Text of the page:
Learning to ride a bike is one of my earliest – and sweetest – memories. I can recall pedalling like mad up Fernwood Crescent, my dad running behind me; and I’ll never forget that moment when he let go of my little green bike and I realized that I was sailing solo.
To me, there was nothing better than being on my bike. I loved pedalling as hard as I could – till I was absolutely breathless – then coasting effortlessly and feeling the wind in my hair (this was long before the cultural obsession with bike helmets). When I fell – which I inevitably did – I got back on my bike, wearing the scrapes on my knees and elbows like trophies.
As a small child, my best friends were the two twin boys who lived two doors down (Robbie and Davey! I wonder where they are now?), and the three of us practically lived outside on our bikes. Once I was in grade school, I would bike the mile or so there and back, to the neighbourhood ‘Mac’s’ for candy and to swimming lessons at the local pool. My best friend Kellie “doubled” me on her handlebars, till we giggled too much and crashed on the pavement.
As I grew, there was always a bike my size crammed into our backyard shed (the advantage of being the youngest of four kids). But as I grew older, I became a bit more selective about my ride. In junior high, I diligently saved my meagre earnings from babysitting and delivering flyers until I had all $450 to buy myself a ‘Norco Bigfoot’ mountain bike. I trained hard for distances and hills, then spent two consecutive summers biking from Jasper to Banff with a camp group (my sporty uncle Menno at the helm). By then, I’d also saved for a cyclometer to track speed and distance, and I would carefully start to brake when I hit about 70 km/h on the mountain descents (the boys were always braver and would max out closer to 90 km/h).
Of course, the ascents were a lot slower, especially in the Rockies. It was important to start off in low gear and gradually switch gears when you had built up enough momentum; changing gears too abruptly could cause the chain to jam up or fall off the chain ring. That meant a full stop and a pause to put the chain back on the sprocket before continuing to ride; not a big deal, but a real break in momentum.
With the arrival of fall this year I find myself, unexpectedly, at the bottom of a metaphoric hill. Summer was an incredible rush; there was no pedalling, only coasting down that mountainside. But I’ve whipped past the holidays now…past the much-anticipated, action-packed family trips, the lazy days at the beach and the countless ice-cream cones. It was wonderful, but at the end of it I was excited to get home and gear up for the new school year.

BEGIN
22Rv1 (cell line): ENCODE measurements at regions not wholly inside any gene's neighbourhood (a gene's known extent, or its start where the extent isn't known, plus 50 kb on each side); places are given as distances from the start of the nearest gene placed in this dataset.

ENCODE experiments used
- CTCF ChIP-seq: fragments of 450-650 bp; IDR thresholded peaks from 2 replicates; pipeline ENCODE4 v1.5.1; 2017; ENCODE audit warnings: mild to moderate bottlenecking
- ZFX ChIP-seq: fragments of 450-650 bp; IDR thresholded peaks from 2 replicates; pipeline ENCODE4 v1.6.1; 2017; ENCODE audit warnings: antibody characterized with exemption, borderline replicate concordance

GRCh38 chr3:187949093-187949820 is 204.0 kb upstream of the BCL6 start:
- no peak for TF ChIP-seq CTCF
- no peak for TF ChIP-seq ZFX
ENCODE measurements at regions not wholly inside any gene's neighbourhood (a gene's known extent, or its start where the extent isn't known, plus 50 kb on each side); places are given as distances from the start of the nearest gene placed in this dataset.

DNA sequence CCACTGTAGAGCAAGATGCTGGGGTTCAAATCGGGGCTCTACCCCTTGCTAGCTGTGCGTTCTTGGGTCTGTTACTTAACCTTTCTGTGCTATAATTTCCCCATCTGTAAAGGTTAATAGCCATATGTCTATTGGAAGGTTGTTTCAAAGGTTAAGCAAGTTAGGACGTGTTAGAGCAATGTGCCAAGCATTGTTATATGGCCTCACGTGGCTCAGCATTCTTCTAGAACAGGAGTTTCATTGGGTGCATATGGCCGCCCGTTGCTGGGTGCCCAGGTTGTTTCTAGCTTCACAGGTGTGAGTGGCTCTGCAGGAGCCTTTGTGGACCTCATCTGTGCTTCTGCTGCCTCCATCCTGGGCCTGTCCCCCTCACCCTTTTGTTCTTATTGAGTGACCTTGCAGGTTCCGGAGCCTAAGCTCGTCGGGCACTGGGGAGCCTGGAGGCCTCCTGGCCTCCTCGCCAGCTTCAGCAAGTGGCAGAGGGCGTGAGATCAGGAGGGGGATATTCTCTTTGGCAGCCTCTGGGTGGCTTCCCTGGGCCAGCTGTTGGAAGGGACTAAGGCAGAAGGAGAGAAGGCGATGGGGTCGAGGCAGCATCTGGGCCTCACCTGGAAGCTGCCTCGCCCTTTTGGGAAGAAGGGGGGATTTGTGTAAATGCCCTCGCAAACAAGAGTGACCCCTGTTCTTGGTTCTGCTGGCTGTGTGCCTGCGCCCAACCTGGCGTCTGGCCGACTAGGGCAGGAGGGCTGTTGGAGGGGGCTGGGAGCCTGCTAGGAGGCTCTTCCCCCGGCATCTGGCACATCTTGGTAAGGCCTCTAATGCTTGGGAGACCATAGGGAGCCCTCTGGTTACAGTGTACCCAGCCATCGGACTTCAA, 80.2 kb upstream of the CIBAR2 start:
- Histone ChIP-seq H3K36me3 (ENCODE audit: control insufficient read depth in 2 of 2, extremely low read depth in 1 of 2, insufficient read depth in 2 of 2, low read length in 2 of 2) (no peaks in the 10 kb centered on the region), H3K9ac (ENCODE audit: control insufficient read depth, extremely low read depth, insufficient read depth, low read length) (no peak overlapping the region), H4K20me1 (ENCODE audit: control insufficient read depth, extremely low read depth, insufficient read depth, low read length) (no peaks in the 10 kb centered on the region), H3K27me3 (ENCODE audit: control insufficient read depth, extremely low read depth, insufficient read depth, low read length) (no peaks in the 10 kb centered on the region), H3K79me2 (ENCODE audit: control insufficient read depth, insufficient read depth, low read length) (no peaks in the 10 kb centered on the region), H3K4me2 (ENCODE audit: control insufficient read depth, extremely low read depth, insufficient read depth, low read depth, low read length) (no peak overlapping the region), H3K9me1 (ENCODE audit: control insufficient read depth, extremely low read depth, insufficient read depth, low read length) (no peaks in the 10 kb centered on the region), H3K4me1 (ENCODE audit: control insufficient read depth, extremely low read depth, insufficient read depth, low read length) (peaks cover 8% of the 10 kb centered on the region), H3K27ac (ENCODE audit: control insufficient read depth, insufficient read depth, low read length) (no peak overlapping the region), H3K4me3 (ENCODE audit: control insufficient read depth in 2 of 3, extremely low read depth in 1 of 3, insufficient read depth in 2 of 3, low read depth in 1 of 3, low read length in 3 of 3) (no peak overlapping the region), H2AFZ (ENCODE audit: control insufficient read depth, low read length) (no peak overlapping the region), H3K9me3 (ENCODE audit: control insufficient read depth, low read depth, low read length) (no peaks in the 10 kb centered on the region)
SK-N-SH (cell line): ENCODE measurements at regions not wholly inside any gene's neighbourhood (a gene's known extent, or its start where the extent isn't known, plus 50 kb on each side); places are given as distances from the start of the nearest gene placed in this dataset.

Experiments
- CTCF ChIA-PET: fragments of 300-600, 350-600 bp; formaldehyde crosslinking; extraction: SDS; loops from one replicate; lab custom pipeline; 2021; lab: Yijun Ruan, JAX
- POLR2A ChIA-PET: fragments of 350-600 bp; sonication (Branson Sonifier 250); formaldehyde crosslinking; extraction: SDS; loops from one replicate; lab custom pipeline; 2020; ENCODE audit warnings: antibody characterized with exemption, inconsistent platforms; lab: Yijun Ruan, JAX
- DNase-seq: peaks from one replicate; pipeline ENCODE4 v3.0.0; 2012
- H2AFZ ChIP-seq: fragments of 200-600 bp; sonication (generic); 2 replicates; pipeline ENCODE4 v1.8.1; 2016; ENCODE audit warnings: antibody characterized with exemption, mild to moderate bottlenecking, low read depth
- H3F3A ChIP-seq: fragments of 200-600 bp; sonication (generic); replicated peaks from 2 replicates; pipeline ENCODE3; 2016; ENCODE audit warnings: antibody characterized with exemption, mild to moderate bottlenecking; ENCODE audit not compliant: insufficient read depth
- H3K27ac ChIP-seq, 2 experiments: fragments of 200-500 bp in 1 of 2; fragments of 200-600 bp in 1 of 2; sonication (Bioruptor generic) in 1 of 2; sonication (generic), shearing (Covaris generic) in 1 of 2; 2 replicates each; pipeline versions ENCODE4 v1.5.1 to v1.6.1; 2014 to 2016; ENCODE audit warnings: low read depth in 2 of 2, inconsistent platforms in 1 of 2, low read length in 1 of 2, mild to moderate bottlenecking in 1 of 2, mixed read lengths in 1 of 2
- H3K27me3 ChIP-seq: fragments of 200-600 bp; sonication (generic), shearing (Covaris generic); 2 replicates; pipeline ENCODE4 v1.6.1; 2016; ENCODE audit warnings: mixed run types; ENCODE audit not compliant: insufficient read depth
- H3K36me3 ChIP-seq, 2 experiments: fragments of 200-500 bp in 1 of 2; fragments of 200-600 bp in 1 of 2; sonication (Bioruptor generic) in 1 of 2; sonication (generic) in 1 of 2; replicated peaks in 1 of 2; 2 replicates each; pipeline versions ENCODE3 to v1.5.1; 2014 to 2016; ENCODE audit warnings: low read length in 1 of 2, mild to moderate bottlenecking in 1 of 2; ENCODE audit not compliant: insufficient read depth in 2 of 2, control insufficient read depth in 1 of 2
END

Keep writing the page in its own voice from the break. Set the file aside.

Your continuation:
But the day my two girls headed back to school – my youngest daughter off to full days in Grade 1 – something changed. Here was my moment; finally the time had arrived for me to take my writing and my own goals to the next level and yet I suddenly felt stuck.
That day, the chain fell off my gearshift. I came home after dropping off the kids to an empty house, trying to ignore the deafening silence. My five-year-old shadow didn’t need me right now; she wasn’t there to help make chocolate-chip cookies or work on a craft. She was growing up and moving on. I felt aimless and lost; I washed a dish. I ironed a shirt. Now what? I made a cup of coffee and snuggled with the cat, who promptly started biting me. Hard. I yelled at him, took my coffee into bed and cried.
I held that bike chain in my hand for a couple of days, suddenly drowning in the doubt that I could put it back on the gear shift, let alone start pedalling again. What if I blew out a tire or wiped out? Was I even on the right path? Maybe I wasn’t meant to be a cyclist after all; perhaps I should just lay the bike down and walk down a different road.
I’m not second guessing any more, thanks to girlfriends, to a sister who spent her entire lunch hour offering long-distance advice, and to a husband who understands me, possibly better than I understand myself (I should give some credit to wine and shawarma sandwiches, too).
The ride may seem like a solitary path at times, but I know that if I call out there are always other cyclists along the path to help. And during those moments when the chain falls off – at the very bottom of a hill – I just need to pause, take a deep breath and put it back on.
If I’m quiet enough, I can even hear that avid little cyclist – with her fly-away, white-blonde hair and eyes sparkling with adventure – whispering in my ear, “Just start out in low gear and work your way up. You know how to do it; you always have.”